A SEDIMENT TRAPPING EXPERIMENT AT SANTA CRUZ, CA.

R.J. Seymour, G.W. Domurat, D.M. Pirie

Abstract


Santa Cruz Harbor is located on the northern coast of Monterey Bay, California, approximately 104 kilometers south of San Francisco and 22 kilometers north of Moss Landing, as shown in Figures 1 and 2. Harbor construction was authorized by Congress under the Rivers and Harbors Act of 195S, which provided for a harbor to accommodate light-draft vessels in Woods Lagoon at the eastern boundary of Santa Cruz. The authorized improvements included two rubblemound jetties 360 meters long and 243 meters long, on the west and east sides of an entrance channel, respectively — an entrance channel approximately 270 meters long, 30 meters wide and 6 meters deep, reducing to 45 meters in depth at the same width for an additional HI meters — an inner channel, 240 meters long, 45 meters wide, 45 meters deep, reducing to 3 meters in depth at the same width for an additional 100 meters — a'turning basin approximately 90 meters long, 75 meters wide, and 3 meters deep, and a sand-bypassing plan. Figure 3 shows the project features. The armor units of the seaward side of the west jetty are 28-ton quadripods. The west jetty also has a concrete cap extending to elevation +4. 8 meters MLLW. Construction of the harbor was initiated in February of 1962 with the dredging of Woods Lagoon and the start of work on the west jetty. The west jetty was completed in February 1963. Then work began on the east jetty, and it was completed in April 1963. The entrance channel was dredged to the project dimensions in the summer of 1963. Construction of Santa Cruz Harbor was completed in November 1963, with the exception of the sand-bypassing plant. Construction of the sand-bypassing plant was deferred until the littoral drift rate could be more accurately determined.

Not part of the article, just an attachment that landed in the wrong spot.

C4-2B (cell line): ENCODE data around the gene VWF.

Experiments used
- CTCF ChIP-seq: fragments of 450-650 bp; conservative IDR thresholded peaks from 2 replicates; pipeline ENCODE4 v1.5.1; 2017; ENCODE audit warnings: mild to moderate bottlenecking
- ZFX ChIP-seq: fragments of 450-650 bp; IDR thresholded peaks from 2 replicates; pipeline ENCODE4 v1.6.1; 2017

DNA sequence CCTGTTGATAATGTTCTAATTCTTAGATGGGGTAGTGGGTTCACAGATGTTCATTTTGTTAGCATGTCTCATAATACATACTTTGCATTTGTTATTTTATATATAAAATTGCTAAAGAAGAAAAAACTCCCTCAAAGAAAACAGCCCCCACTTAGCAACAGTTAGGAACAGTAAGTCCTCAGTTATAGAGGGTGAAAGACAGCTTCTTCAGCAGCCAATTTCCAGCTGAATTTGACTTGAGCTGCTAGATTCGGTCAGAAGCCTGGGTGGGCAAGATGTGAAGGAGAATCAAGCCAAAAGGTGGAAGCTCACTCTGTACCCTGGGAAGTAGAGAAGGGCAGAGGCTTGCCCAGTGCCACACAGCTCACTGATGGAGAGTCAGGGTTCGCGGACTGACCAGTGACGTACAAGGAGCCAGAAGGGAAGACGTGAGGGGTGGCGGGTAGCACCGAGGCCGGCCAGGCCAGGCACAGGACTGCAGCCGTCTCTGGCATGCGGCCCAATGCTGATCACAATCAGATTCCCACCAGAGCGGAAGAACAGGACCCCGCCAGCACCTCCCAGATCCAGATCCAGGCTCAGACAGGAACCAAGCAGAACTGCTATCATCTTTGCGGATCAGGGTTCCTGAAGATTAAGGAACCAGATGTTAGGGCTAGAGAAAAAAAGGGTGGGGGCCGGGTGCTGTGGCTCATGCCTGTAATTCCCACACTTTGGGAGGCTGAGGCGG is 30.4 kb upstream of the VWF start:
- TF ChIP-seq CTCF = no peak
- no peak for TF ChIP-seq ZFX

Keywords


sediment trapping; Santa Cruz; tapping experiment

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